Richly memorable Richmond
by Eileene Woods
How often do people ask those returning from a trip, “What was the most significant and favorite remembrance of your travel?” Hence, if I encounter this, I will say, “Many, and here they are!”
Richmond, on the James River about 75 miles up river from Chesapeake Bay, is an unforgettable city. It was already industrialized at the beginning of the Civil War (or I may be corrected to say the War Between the States), and is still an important industrial & research center. Phillip Morris, first to sell rolled cigarettes, has a large research facility there. Another big name is Robbins of Robitussin Cough Syrup fame.
It is a beautiful city, with much red brick and ornamental iron work wherever your eye can fall. It has been the capital of Virginia since 1880 and was the capital of the Confederacy for three years under Jefferson Davis. The capital building was originally designed by Thomas Jefferson and renovated to welcome Queen Elizabeth on her visit to the states in the summer of 2007.
Another experience many will remember was the re-enactment of the famous meeting of the Second Virginia Convention (in Richmond instead of Williamsburg for safety’s sake). This was done in St. John’s Church with actors portraying the many famous men of the Colonial Period dressed in costumes of the time and seated among the audience in order to make it a reality drama. The unforgettable speech of Patrick Henry on that March 23, 1775 persuaded the Convention to arm a Virginia Militia. Who could forget his: “….I know not what course others might take, but as for me, give me liberty or give me death!” This became the rallying cry for the American Revolution. It rings in your ears even today!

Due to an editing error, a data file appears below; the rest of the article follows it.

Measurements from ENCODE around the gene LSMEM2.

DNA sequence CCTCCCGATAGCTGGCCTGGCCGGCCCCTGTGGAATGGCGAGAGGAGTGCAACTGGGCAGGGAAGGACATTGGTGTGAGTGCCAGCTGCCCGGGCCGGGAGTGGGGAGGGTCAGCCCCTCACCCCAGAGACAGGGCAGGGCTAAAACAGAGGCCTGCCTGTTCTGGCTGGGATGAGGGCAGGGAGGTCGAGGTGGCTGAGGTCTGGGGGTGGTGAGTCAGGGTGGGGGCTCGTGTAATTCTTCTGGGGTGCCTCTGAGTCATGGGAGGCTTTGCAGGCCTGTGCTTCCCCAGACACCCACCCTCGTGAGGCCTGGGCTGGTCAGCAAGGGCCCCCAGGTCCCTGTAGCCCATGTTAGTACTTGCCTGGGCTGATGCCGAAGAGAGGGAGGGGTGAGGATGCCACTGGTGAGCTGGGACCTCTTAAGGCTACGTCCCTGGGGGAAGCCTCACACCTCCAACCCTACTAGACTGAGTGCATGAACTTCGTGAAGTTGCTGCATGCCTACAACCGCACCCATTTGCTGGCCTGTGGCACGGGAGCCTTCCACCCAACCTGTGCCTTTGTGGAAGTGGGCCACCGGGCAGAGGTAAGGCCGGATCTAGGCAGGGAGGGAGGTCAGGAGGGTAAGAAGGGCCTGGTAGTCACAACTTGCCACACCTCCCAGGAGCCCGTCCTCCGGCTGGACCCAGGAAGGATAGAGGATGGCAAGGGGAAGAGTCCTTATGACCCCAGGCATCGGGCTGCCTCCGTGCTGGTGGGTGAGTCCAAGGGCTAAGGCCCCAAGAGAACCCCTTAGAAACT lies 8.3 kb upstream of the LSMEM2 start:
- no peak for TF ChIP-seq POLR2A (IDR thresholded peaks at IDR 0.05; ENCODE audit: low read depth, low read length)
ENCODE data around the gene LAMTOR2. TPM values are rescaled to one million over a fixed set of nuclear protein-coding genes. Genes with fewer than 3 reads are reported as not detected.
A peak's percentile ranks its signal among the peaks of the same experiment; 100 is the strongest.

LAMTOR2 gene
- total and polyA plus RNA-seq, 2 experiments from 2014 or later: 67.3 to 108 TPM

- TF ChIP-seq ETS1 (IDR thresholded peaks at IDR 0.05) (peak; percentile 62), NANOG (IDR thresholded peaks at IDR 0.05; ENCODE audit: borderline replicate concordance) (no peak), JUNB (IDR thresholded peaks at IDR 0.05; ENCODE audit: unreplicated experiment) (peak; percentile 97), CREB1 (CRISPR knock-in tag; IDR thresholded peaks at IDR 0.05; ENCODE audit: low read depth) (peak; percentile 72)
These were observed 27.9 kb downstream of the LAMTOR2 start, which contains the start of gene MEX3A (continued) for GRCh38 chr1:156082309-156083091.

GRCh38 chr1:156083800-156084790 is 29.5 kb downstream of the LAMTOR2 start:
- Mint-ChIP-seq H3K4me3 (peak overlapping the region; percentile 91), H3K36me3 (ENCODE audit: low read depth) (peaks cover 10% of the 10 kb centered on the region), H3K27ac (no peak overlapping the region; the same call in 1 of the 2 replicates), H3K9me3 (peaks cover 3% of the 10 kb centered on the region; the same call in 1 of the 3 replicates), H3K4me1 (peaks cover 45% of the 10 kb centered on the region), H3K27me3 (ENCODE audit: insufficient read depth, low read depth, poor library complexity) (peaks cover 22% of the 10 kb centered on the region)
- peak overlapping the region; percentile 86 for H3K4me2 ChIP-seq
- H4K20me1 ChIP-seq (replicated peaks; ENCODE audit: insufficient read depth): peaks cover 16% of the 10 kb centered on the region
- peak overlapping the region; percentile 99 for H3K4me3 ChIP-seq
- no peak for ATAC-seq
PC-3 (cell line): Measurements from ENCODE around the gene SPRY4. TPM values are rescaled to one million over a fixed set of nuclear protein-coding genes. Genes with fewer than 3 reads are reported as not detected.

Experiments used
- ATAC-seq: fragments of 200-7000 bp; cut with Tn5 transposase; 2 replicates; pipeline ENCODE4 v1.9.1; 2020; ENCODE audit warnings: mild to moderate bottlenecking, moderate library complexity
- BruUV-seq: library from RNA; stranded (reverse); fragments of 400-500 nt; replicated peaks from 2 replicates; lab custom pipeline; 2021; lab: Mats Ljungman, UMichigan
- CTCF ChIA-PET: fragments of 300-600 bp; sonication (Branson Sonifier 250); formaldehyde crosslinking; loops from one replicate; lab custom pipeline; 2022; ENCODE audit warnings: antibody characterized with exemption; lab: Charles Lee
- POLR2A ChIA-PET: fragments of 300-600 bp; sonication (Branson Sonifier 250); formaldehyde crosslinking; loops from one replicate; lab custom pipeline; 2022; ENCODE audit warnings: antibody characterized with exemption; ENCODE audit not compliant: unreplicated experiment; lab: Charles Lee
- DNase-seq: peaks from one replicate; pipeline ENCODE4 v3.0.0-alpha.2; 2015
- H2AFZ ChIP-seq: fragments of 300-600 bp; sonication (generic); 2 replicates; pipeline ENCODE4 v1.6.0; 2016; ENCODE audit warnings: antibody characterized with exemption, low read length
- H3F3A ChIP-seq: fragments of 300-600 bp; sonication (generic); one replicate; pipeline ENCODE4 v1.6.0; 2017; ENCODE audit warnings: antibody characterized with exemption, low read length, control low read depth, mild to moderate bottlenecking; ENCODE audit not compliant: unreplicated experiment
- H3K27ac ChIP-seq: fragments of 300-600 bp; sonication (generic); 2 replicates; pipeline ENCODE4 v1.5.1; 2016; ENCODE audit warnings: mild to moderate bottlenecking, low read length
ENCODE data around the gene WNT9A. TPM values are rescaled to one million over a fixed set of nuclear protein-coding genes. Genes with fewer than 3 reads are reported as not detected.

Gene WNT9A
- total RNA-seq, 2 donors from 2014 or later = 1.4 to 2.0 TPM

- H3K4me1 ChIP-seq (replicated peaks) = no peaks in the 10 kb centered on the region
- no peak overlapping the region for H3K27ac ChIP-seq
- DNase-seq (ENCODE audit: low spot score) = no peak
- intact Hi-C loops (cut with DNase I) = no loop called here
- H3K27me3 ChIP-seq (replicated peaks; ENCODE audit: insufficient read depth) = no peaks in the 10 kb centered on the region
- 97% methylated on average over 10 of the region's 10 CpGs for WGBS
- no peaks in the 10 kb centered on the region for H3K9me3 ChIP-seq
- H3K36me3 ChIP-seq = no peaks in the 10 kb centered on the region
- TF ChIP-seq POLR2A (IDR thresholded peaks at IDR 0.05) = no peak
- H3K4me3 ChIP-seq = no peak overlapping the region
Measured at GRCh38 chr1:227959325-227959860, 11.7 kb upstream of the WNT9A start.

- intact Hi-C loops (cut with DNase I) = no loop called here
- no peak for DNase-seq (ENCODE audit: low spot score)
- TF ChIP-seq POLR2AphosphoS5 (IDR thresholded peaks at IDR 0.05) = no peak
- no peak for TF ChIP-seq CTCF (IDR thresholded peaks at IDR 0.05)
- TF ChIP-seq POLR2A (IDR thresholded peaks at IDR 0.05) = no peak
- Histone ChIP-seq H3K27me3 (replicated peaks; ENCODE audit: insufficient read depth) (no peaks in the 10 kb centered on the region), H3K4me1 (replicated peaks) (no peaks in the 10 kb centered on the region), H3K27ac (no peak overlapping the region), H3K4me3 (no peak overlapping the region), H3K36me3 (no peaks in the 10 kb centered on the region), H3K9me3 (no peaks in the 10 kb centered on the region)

The Norfolk Naval Base with its impeccably dressed denizens – we saw only a few of the 52,000 who work there – together with the 47 battleships in port could easily scar one’s memory for years.
Another unexpected point of interest was the Douglas MacArthur Memorial in the old city hall of Norfolk. It was a 45 minute visit to the combined museum and gallery that turned out to be most enjoyable, thanks to the enthusiastic curator who was our guide. Thanks, also, to FICer Barb Fisher who having met him before, asked that he speak to our group. He had done his college thesis on the General and his knowledge and familiarity of his subject was not lost on us!
Perhaps Ashcroft Hall, the Tudor Manor House, might stay in your mind. It was built during the reign of Henry VIII in Lancashire, England. The Wilsons of Richmond rescued it from destruction by having it dismantled piece by piece and brought to Virginia. Or the Hollywood Cemetery might be a forget-me-not for some. Quite a few memorials with recognizable names were visible on the hilly terrain overlooking the James River.
These are a few of my thoughts. I’m sure that every participant FICer could add more.